How Often Should A Septic Tank Be Pumped?

How Often Should A Septic Tank Be Pumped?

Pumping Septic System

Rural homeowners often wonder how often they should have their septic tank pumped. Unfortunately, we can’t give them a number or formula because it depends. The pumping frequency required will depend on the size of the tank and how many solids go into it. A larger tank will have a longer time interval between pumpings than a smaller tank. More importantly, the tank will have a longer interval between pumpings if the amount of solids going into the system is minimized.

Heavy solids fall to the bottom of the tank where they form a layer of sludge. Lighter solids float to the top of the tank where they form a layer of scum. The tank must be pumped before the sludge and scum layers become too thick, reducing the effectiveness of the system. When sludge and scum build up, the effective tank volume is reduced. Wastewater moves through the tank more rapidly and receives less treatment. In addition, solids can be carried to the drainfield, causing it to clog.

We recommend the following to determine the pumping frequency for your tank. Have the tank pumped by a certified Nebraska pumper. Then, have a certified pumper or installer check the tank annually to measure the sludge and scum depths. Nebraska Department of Environmental Quality regulations (Title 124) define the maximum volume of sludge and scum allowed before pumping is required. Your certified pumper or installer will be familiar with the regulations, which state that a tank must be pumped when the bottom of the scum layer is within 3 inches of the bottom of the outlet baffle, the top of the scum layer is within 1 inch of the top of the outlet baffle, or the top of the sludge layer is within 12 inches of the bottom of the outlet baffle. They also will know how to measure the sludge and scum using a specifically designed measuring tool or a two-stick method. With this information, your certified professional will be able to determine if the volume of sludge and scum in your tank is approaching the point at which pumping is required.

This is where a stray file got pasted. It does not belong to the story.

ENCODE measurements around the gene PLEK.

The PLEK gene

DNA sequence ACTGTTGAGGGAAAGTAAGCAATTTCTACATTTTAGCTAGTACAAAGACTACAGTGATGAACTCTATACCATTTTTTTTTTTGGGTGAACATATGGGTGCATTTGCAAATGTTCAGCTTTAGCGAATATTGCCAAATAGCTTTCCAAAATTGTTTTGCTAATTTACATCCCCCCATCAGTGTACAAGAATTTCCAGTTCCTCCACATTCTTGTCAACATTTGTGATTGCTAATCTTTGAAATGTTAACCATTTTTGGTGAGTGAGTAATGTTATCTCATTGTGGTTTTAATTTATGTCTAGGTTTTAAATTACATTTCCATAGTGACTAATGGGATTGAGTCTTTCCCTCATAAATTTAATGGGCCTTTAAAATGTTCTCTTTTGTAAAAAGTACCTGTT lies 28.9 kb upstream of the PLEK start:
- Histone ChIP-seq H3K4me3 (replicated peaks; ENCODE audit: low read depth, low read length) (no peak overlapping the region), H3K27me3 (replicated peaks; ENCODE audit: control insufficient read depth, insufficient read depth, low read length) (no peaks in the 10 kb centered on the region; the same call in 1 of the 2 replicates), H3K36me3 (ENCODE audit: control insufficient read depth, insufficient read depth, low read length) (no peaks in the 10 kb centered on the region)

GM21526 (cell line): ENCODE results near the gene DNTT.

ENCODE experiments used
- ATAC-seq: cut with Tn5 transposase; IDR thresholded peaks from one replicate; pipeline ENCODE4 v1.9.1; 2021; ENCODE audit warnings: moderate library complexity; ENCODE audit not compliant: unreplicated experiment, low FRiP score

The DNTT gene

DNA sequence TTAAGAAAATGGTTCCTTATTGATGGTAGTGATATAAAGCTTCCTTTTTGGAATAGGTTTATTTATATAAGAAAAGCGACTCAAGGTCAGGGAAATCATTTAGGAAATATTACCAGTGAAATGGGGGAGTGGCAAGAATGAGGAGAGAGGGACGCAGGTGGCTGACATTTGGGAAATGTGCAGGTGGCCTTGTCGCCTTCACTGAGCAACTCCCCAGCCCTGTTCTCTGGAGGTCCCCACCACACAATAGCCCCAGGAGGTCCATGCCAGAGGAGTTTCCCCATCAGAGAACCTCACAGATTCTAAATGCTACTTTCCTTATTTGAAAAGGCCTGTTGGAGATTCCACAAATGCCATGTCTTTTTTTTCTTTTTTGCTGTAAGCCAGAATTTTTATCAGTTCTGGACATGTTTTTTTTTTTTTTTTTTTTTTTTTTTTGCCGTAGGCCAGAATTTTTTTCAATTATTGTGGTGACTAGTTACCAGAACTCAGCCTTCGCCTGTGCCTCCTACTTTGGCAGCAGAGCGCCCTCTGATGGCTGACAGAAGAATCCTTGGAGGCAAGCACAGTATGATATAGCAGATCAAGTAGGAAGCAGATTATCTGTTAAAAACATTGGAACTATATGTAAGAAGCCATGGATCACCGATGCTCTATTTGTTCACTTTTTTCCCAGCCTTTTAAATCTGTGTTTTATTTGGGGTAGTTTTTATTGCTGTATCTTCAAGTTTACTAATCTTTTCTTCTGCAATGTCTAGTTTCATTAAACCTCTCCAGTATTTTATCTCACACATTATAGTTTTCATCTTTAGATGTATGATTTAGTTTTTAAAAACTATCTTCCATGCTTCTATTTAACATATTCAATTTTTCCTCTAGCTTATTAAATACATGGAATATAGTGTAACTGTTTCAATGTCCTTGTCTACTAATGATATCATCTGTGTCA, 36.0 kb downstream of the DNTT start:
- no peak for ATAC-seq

Have the tank pumped when the sludge and scum depths require it. How many years passed since the initial pumping? This will be the pumping interval for your tank as long as your wastewater generation remains the same. Repeat the process or adjust pumping frequency if wastewater generation changes.

You can do some things to minimize solids entering your tank. First, do not use a garbage disposal, or use one sparingly. Studies have shown tanks need to be pumped twice as often when a garbage disposal is used. Other tips include:

  • Do not flush cigarettes, diapers, feminine hygiene products, paper toweling, facial tissue, or “wipes.” They may not break down readily and will contribute to the scum or sludge layers. Dispose of these items with other solid waste.

  • Do not put grease or oils down the drain. Grease and oils from cooking, frying, and skin lotions increase the scum layer in the septic tank.

  • Use liquid detergents instead of powdered detergents. Powdered detergents have “fillers” in them that add to the sludge layer.

  • Use toilet tissue that breaks down rapidly. Test by placing a tissue sample in a jar of water, covering the jar opening, and shaking vigorously. The toilet paper should fall apart rapidly when the jar is shaken.

  • Install a filter on the washing machine water discharge line to trap lint. Clean according to manufacturer’s directions.

  • Install an effluent filter at the outlet of the septic tank to help prevent solids from flowing into the drainfield. Have it cleaned according to manufacturer’s directions. 

Sharon Skipton
Sharon Skipton
Extension Educator, Water Quality and adjunct Biological Sciences Engineering Faculty Member
Sharon's main areas of interest and research are: applying traditional extension teaching methods and new approaches utilizing today's technology to provide adult and youth education related to drinking water, onsite wastewater, and healthy homes, with a current emphasis on drinking water system protection as well as water testing, quality, treatment, and conservation.